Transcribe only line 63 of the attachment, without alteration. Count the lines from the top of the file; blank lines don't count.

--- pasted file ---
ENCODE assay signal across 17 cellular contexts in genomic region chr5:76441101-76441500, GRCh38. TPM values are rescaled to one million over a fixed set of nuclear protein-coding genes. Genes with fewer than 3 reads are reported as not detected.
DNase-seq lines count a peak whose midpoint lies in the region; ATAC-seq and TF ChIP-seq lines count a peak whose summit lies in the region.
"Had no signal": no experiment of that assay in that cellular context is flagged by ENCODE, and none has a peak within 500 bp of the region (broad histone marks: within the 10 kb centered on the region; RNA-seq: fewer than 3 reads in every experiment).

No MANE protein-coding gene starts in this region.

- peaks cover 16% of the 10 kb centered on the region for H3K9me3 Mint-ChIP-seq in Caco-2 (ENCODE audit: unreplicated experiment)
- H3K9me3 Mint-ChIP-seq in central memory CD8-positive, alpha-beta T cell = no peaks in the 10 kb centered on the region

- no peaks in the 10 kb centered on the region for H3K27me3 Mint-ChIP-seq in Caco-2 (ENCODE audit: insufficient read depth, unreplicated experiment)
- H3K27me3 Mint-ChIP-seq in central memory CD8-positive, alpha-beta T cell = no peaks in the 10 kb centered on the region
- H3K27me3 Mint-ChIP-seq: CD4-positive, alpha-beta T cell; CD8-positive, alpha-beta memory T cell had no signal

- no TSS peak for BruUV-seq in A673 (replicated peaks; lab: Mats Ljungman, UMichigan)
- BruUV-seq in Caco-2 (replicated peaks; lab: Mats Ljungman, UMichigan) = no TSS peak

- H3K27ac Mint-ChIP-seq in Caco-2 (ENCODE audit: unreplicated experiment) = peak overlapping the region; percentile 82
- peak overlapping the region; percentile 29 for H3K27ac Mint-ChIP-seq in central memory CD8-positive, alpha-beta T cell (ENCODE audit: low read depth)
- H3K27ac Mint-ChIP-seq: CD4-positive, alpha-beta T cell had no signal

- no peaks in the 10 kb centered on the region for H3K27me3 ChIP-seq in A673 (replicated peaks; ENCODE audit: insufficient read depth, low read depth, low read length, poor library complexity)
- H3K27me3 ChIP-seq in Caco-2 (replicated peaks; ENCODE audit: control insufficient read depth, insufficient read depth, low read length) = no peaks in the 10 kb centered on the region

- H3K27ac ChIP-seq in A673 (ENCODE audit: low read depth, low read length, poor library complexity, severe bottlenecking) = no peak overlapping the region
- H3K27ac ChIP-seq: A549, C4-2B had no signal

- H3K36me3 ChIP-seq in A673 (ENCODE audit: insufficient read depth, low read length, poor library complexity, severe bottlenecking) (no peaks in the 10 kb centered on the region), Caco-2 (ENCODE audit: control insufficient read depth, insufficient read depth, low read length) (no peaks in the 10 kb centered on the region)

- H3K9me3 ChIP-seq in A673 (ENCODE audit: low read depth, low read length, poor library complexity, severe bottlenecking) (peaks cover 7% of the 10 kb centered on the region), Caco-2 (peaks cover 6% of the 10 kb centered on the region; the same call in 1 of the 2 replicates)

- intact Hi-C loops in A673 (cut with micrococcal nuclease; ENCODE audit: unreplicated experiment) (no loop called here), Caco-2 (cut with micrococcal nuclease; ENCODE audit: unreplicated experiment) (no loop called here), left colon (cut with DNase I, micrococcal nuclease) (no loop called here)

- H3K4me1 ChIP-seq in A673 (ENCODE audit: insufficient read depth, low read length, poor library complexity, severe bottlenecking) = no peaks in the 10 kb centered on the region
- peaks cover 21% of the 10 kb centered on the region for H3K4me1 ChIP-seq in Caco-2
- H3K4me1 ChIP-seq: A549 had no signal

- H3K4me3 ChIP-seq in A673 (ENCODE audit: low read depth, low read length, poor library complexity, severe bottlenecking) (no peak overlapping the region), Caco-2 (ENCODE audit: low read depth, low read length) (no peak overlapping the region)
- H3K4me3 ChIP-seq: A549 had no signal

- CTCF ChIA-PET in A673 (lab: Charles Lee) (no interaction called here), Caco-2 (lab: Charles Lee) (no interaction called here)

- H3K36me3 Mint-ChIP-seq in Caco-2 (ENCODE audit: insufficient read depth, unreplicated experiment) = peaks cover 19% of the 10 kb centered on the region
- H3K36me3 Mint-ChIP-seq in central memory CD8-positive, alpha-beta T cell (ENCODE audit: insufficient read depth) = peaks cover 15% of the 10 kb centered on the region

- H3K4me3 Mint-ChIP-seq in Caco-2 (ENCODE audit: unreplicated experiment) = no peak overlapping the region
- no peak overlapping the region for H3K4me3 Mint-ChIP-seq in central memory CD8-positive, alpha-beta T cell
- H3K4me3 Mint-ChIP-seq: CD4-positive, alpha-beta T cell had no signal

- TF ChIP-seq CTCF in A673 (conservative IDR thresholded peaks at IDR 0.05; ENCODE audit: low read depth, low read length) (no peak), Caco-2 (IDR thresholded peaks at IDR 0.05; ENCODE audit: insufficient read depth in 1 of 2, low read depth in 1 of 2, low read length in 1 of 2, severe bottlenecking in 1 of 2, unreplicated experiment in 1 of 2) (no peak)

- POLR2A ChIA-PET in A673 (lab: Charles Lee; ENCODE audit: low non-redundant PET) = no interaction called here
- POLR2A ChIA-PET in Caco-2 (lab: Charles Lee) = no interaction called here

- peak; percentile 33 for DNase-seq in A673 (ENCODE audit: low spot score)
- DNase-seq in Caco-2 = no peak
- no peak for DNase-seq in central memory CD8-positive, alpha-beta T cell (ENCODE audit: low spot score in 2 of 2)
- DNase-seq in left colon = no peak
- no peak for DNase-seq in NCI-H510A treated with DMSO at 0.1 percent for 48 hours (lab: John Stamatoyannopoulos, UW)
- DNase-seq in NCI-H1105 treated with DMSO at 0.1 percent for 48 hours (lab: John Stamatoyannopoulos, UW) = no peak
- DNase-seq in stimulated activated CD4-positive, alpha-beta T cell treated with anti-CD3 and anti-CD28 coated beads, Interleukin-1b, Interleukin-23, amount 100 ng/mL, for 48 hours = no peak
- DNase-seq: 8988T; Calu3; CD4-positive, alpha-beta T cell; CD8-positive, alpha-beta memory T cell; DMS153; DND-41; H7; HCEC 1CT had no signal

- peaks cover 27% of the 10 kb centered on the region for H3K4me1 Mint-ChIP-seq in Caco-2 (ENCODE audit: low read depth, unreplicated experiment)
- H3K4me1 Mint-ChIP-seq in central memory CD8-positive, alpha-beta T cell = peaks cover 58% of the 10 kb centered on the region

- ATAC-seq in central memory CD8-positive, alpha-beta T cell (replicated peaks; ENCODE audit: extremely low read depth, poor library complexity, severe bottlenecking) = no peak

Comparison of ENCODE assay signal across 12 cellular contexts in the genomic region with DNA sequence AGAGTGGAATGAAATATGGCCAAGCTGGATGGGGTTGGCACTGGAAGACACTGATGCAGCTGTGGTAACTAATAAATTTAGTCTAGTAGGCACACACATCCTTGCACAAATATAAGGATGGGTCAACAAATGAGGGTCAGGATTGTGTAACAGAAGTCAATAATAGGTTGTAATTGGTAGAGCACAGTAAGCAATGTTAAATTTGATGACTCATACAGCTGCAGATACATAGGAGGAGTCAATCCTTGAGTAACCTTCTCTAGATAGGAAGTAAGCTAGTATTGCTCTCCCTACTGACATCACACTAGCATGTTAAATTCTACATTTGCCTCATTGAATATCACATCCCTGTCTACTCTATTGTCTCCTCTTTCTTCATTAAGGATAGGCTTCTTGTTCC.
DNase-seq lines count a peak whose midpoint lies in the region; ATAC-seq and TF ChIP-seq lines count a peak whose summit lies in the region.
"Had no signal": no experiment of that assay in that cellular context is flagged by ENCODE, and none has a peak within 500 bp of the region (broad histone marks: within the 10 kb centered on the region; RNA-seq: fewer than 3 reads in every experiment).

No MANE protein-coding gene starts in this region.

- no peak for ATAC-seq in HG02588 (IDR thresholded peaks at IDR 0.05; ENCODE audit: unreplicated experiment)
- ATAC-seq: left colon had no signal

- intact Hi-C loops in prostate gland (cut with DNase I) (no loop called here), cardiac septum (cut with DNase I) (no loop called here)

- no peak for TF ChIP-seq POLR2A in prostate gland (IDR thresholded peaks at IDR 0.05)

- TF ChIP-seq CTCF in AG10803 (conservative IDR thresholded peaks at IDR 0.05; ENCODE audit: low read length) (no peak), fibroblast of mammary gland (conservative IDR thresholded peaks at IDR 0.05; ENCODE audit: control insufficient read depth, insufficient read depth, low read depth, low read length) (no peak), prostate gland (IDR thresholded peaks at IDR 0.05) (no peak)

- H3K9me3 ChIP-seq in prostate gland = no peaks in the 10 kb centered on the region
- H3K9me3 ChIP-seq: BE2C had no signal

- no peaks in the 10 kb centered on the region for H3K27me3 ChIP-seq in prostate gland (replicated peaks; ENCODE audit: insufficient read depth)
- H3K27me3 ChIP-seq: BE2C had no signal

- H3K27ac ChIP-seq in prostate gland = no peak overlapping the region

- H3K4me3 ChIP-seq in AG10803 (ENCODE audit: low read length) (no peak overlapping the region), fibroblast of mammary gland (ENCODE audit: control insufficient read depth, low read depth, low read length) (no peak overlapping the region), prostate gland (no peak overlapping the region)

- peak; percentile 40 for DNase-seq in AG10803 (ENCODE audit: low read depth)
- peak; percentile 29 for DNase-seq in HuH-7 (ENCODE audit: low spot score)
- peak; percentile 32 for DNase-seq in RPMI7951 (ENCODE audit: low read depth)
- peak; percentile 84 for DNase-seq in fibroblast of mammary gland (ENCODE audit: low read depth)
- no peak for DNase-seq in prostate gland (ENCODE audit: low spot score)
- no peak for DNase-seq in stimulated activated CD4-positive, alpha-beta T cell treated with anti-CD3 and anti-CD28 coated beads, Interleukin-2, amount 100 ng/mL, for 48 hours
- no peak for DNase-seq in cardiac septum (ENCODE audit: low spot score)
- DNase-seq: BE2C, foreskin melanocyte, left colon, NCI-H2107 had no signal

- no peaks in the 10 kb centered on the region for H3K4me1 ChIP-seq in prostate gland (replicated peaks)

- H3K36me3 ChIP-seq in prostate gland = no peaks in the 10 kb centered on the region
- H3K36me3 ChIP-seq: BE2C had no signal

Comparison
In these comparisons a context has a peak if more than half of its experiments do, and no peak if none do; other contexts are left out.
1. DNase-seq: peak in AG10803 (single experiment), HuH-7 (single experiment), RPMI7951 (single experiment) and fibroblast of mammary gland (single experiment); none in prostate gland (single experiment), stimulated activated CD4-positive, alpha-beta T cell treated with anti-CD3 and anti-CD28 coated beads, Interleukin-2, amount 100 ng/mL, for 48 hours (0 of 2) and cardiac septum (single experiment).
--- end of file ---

- peak; percentile 29 for DNase-seq in HuH-7 (ENCODE audit: low spot score)